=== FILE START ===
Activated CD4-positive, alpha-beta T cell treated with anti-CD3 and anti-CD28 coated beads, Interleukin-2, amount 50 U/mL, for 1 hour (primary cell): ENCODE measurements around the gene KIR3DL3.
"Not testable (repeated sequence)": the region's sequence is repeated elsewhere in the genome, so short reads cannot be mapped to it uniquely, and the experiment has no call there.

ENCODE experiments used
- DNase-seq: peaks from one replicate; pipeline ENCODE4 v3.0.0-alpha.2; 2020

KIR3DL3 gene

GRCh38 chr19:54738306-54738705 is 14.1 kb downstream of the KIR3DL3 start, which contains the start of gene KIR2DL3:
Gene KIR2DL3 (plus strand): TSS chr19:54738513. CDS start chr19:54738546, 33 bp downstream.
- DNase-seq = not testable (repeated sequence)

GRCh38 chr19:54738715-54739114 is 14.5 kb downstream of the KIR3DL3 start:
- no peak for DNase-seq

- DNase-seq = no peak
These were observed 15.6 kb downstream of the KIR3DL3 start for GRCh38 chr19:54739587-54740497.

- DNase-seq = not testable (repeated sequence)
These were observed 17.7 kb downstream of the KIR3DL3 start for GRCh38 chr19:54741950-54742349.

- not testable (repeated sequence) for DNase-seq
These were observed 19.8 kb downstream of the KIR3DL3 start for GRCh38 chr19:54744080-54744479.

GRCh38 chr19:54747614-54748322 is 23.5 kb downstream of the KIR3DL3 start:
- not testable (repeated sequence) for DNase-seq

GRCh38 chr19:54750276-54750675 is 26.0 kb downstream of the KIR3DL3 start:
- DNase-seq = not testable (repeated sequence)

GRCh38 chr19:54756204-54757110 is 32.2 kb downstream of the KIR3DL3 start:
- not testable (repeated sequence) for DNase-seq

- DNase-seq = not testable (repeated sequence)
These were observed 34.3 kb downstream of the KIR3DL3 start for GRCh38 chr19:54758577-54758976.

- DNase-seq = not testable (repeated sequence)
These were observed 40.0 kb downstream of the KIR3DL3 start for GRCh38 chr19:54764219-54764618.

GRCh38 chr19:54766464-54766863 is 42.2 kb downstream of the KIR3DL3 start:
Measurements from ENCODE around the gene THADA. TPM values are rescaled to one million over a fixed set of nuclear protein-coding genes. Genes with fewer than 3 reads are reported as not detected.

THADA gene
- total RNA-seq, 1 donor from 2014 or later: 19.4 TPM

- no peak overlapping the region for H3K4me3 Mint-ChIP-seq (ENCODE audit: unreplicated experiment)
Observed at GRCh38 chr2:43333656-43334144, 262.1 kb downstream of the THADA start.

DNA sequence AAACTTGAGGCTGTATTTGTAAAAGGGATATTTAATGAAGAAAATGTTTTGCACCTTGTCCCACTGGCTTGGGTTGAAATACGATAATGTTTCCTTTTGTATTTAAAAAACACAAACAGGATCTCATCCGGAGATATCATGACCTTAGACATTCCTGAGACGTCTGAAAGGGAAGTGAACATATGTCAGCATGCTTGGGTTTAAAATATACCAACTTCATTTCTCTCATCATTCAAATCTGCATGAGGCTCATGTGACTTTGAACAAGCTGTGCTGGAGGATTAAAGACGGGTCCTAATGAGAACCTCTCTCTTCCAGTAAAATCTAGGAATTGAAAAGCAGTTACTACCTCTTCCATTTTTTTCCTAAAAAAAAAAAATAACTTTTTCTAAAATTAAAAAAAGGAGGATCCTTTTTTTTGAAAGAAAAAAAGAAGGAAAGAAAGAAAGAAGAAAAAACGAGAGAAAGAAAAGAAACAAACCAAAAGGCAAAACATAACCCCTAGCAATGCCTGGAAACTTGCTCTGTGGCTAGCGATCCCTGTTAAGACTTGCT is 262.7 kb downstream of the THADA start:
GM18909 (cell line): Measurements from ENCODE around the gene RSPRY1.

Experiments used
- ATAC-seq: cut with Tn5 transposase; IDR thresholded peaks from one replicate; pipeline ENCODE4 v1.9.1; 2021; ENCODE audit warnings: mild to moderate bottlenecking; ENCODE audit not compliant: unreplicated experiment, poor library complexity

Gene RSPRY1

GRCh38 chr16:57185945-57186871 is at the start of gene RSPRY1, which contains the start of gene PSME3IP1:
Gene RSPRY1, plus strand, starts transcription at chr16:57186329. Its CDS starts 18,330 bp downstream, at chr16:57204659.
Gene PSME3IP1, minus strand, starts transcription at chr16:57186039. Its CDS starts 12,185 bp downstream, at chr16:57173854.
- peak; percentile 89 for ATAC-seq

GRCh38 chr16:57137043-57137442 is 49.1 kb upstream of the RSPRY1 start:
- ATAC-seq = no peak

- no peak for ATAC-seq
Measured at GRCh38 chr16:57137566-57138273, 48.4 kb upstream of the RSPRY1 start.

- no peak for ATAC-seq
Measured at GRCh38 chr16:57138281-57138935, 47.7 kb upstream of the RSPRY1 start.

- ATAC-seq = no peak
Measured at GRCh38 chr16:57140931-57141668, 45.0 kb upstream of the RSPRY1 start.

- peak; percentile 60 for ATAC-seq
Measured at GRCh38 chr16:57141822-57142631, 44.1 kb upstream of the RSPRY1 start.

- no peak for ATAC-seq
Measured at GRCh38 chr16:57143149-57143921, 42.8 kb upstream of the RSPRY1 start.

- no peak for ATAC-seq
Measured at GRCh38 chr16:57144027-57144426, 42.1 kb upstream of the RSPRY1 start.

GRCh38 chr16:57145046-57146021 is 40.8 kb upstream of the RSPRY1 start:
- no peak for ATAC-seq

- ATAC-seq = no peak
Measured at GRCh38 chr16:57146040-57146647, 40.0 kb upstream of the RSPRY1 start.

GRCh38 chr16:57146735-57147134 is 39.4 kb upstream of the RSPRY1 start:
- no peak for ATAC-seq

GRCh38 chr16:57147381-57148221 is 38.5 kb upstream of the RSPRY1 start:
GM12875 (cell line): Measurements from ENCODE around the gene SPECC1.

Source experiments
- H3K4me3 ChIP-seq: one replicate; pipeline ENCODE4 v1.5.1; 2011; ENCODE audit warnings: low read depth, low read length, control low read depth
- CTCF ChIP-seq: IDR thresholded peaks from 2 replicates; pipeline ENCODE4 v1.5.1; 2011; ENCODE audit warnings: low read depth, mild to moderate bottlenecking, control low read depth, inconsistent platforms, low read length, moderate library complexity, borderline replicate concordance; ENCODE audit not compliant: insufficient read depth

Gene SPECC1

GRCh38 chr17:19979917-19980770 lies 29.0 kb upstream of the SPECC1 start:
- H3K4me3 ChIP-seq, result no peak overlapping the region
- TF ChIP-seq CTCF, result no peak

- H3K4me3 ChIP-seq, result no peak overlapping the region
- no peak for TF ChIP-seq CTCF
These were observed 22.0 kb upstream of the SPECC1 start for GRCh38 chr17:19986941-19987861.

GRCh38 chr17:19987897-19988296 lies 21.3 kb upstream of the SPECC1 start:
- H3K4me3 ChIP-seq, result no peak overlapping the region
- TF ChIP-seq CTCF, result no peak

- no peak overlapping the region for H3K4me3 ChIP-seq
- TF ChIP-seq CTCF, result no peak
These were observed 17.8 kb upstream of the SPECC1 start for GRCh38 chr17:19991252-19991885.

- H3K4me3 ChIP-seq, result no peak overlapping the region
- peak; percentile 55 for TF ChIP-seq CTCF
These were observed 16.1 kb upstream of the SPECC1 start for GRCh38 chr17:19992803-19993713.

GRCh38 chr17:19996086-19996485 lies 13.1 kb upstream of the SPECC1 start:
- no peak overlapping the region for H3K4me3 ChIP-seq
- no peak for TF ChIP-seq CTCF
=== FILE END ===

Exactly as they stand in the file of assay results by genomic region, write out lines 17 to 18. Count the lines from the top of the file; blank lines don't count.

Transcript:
GRCh38 chr19:54747614-54748322 is 23.5 kb downstream of the KIR3DL3 start:
- not testable (repeated sequence) for DNase-seq